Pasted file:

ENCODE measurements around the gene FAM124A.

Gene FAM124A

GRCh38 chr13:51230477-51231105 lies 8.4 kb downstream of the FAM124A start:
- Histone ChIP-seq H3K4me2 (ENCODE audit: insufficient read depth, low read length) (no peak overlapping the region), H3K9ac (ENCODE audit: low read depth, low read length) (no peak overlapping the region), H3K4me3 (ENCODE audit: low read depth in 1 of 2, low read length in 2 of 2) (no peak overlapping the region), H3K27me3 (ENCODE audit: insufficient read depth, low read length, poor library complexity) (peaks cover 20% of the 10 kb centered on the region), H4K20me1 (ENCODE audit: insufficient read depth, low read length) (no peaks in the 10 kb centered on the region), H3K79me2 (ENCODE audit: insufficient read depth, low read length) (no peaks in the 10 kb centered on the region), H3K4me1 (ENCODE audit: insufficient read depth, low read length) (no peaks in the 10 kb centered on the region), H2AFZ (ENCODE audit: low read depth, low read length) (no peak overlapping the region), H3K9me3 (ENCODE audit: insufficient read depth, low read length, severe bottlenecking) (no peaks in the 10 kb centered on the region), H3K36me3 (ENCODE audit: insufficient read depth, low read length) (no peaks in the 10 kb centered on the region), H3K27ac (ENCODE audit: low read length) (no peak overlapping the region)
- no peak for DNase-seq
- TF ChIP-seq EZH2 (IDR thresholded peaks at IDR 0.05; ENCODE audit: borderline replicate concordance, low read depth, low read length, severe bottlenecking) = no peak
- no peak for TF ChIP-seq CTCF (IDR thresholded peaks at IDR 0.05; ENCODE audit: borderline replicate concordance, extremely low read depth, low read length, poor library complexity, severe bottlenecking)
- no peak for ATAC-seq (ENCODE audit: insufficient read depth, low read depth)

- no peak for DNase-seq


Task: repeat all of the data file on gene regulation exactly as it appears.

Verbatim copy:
ENCODE measurements around the gene FAM124A.

Gene FAM124A

GRCh38 chr13:51230477-51231105 lies 8.4 kb downstream of the FAM124A start:
- Histone ChIP-seq H3K4me2 (ENCODE audit: insufficient read depth, low read length) (no peak overlapping the region), H3K9ac (ENCODE audit: low read depth, low read length) (no peak overlapping the region), H3K4me3 (ENCODE audit: low read depth in 1 of 2, low read length in 2 of 2) (no peak overlapping the region), H3K27me3 (ENCODE audit: insufficient read depth, low read length, poor library complexity) (peaks cover 20% of the 10 kb centered on the region), H4K20me1 (ENCODE audit: insufficient read depth, low read length) (no peaks in the 10 kb centered on the region), H3K79me2 (ENCODE audit: insufficient read depth, low read length) (no peaks in the 10 kb centered on the region), H3K4me1 (ENCODE audit: insufficient read depth, low read length) (no peaks in the 10 kb centered on the region), H2AFZ (ENCODE audit: low read depth, low read length) (no peak overlapping the region), H3K9me3 (ENCODE audit: insufficient read depth, low read length, severe bottlenecking) (no peaks in the 10 kb centered on the region), H3K36me3 (ENCODE audit: insufficient read depth, low read length) (no peaks in the 10 kb centered on the region), H3K27ac (ENCODE audit: low read length) (no peak overlapping the region)
- no peak for DNase-seq
- TF ChIP-seq EZH2 (IDR thresholded peaks at IDR 0.05; ENCODE audit: borderline replicate concordance, low read depth, low read length, severe bottlenecking) = no peak
- no peak for TF ChIP-seq CTCF (IDR thresholded peaks at IDR 0.05; ENCODE audit: borderline replicate concordance, extremely low read depth, low read length, poor library complexity, severe bottlenecking)
- no peak for ATAC-seq (ENCODE audit: insufficient read depth, low read depth)

- no peak for DNase-seq